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Courtesy of Lindsey Dawson .
Best to take a half-empty suitcase if you visit Shanghai. The shopping is vast and varied, from to the very best brands in the world to fake knock-offs you can bargain hard for.
Just a few hours in Shanghai is time enough to cruise through four places that boggle the Kiwi mind.
Plaza 66, a luxury-brands mall in the popular Jing An shopping district is about as empty as any place you’ll find in a city of 23 million because the goods on show are supremely gorgeous with price tags to match.
This is high-end China, mega-rich China, and worth a look if only to contemplate how far this nation has come from the time when everyone wore battered baggy pants and Mao caps.
The only guy I saw dressed like that was selling drinks on the Great Wall of China and only had old clobber on, I’m sure, to provide tourists like me with a cutesy photo opp.
Inside Plaza 66’s gleaming windows, home to the likes of Cartier, Hermes and Prada, magnificently groomed staff prowl virtually alone and a string quartet plays Mozart to the passing few sightseers.
Drift past the glittering displays, pause to admire the scarlet Bentley convertible outside the Fendi store, and then take yourself off to an utterly different experience at the 580 Fakes Market on Nanjing Road.
You need to brace yourself for the vendors selling knock-offs of the luxury brands. ‘Lady, you want Louis Vuitton? Sir, you want Rolex, you want Prada?’ Ignore arm grabs and walk on while at the same time trying to eyeball things you might want to buy.
This is new, wanna-look-good China. Malls looked and sounded like this in Singapore 30 years ago. Now the knock-off shops have moved on here, trawled by strollers like us who come keen for a bargain.
Some of us love haggling to the point of getting annoyed about being ‘ripped off’ – meaning we may have lost a couple of bucks on an already crazily good deal. Some of us hate it – detesting the game of naming a low price and walking away, knowing that if vendors want to sell they’ll come after you.
Know one thing. They are much smarter than you and never sell at a loss. The best thing to do is just relax and play the game.
The 580 Market is four floors of tiny shops crammed with what look like designer shoes, bags and accessories. Of course the big-brand European companies hate the fakes business and there are occasional raids by the authorities.
Hence, some shops have tiny inner chambers. Lured in through a secret door I found myself wedged with a super-saleswoman into a wardrobe crammed from floor to ceiling with ‘Chanel’ bags. There would be no escape without a purchase.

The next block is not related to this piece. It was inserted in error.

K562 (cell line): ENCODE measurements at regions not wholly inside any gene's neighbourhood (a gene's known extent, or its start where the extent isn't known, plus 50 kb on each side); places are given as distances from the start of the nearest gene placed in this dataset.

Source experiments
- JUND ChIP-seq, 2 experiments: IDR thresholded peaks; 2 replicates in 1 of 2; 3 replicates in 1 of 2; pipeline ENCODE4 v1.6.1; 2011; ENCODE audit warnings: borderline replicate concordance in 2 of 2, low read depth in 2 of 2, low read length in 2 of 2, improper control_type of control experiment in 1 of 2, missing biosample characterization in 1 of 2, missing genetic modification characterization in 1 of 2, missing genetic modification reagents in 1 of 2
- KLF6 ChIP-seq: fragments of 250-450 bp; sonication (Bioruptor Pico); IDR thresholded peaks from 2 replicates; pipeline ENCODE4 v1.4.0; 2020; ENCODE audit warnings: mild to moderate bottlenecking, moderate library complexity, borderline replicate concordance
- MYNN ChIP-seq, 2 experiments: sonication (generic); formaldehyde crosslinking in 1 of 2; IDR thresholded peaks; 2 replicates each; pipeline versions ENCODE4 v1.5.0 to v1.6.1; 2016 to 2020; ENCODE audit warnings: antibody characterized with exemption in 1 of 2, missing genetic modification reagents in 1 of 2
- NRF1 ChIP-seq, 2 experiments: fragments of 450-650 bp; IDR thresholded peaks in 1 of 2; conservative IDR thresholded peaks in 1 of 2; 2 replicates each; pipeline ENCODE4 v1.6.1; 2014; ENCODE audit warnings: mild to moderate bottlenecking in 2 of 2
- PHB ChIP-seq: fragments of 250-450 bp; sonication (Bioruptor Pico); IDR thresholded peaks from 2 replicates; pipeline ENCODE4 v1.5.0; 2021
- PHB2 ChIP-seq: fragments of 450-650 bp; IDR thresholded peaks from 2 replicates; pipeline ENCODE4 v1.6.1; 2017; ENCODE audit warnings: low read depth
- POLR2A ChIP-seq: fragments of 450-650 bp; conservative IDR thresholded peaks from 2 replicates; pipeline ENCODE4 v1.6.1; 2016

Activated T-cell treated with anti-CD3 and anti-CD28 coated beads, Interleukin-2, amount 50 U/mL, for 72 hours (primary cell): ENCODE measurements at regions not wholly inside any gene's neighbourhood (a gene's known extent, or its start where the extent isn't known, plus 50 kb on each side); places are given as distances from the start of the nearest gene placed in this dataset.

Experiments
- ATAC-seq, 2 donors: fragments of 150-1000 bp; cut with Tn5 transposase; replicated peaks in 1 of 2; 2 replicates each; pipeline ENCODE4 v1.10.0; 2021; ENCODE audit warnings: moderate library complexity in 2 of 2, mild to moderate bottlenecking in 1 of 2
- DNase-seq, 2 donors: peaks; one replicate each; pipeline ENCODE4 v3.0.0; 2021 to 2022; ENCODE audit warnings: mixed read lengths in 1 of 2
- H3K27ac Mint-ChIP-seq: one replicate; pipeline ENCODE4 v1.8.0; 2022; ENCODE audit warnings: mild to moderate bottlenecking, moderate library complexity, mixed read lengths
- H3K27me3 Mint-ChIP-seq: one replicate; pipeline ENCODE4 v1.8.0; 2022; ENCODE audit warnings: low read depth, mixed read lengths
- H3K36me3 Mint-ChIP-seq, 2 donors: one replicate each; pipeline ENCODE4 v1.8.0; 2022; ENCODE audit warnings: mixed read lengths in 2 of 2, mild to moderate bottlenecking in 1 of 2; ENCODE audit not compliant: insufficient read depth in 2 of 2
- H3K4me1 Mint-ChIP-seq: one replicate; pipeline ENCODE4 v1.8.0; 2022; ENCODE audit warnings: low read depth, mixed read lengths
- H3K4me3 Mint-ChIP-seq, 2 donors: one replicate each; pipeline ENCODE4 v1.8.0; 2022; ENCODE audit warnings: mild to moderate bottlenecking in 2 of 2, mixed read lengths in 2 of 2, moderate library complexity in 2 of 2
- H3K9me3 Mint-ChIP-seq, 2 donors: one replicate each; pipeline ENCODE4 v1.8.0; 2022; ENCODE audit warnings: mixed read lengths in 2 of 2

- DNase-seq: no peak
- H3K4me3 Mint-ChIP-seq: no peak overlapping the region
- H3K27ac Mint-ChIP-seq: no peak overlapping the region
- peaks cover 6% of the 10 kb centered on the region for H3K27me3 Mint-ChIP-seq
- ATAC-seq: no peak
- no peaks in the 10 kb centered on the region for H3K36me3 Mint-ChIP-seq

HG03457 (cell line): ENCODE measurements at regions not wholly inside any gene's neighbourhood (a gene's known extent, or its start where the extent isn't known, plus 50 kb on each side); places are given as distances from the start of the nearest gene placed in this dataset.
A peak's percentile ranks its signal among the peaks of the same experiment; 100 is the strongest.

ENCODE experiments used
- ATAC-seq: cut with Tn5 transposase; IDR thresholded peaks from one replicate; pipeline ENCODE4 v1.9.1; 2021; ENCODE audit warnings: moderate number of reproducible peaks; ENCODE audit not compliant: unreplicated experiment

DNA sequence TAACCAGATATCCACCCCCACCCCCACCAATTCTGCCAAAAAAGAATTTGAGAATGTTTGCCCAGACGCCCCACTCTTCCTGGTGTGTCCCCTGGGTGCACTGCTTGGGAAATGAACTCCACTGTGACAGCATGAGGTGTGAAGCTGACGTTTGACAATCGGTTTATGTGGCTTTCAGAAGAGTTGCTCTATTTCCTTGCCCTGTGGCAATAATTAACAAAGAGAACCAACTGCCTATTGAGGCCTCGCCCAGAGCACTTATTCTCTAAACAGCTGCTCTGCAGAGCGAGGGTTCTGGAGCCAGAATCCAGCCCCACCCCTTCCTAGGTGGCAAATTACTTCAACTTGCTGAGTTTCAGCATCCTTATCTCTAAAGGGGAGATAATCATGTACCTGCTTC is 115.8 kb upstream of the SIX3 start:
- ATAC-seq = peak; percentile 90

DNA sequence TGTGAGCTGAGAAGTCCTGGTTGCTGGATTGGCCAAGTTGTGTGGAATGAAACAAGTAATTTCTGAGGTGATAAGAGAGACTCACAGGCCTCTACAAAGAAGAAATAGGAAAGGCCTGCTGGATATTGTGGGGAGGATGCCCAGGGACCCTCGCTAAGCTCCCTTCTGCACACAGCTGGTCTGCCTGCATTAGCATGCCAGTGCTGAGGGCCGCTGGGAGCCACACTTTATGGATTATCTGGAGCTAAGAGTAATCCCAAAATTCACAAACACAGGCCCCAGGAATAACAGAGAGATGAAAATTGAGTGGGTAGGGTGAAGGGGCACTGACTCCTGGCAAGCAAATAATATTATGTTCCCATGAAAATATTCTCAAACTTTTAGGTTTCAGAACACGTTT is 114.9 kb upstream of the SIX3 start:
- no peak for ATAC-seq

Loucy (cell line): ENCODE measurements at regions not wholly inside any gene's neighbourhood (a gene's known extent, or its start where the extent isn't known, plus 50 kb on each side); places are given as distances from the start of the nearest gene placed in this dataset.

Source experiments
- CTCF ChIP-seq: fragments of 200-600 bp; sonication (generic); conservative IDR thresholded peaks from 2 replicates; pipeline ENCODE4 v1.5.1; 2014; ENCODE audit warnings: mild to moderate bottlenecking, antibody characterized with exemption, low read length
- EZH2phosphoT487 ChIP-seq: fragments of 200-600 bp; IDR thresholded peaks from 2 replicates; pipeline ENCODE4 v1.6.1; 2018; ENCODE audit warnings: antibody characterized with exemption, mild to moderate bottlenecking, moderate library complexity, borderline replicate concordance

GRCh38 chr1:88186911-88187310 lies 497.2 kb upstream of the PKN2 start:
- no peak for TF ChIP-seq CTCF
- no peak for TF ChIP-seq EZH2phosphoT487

Hot and harried, I bargained a bit and left with a little black quilted number on a gold chain. The real thing costs about $NZ4000. Mine was about $20. A good bargainer would have been ashamed to pay that, but I was sucker enough to be happy with it.
Outside in daylight I took a closer look and saw how clumsily made it was, with a nick on one corner. Ha! You get what you pay for. I may be too embarrassed to use it because it is so obviously fake. But the experience is priceless.
Next up: South Bund Fabric Markets on Lujiabang Road– more floors of shops overflowing with bolts of fabric and tailors on tap to make garments for you. I didn’t try as it generally takes several days (which I didn’t have) and ideally you should have a fitting along the way. Locals in the know say it’s best to take a favourite garment you’d like repeated, or stick with standard items like men’s shirts (about $NZ20-25.). You can bargain silk ties down to about $5.
Prefer a more western-style shopping experience with no haggling? Do your browsing in streets with conventional stores, of which there are thousands and where prices are still really good.
If you’re looking for somewhere arty, the charming Tianzifang area is a blast. It’s an old neighbourhood of rickety brick buildings where people still live upstairs, somehow enduring the racket of visitors strolling the tangled maze of narrow alleys full of bars, coffee places, art studios and craft shops.
Duck your head to clear the laundry hanging on overhead lines and say ni hao (pronounced nee how) to say hello to the locals and xie xi’ (shey shey) for thank you. For the many times you might want to say no to a street hawker, bú yào (boo ya) might be your handiest phrase ever.
By the way, while you’re out and about in Shanghai, be aware that toilets may be ‘squatters’, though hotels, good restaurants and modern buildings have western plumbing. Good idea, too, to carry tissues – loo paper not always supplied.
Drink bottled water, for tap water is a bit dodgy. And carry some cash as well – Chinese remnimbi (RMB). The locals say, kuai (kwai), their slang word for a dollar, much like our ‘buck’.
Not all stores take credit cards, but there are plenty of ATMs in most places where tourists hang out.
Air New Zealand flies direct to Shanghai five times weekly.
Fares start from $1662 return including taxes.
For further information and to book visit www.airnewzealand.co.nz
By Lindsey Dawson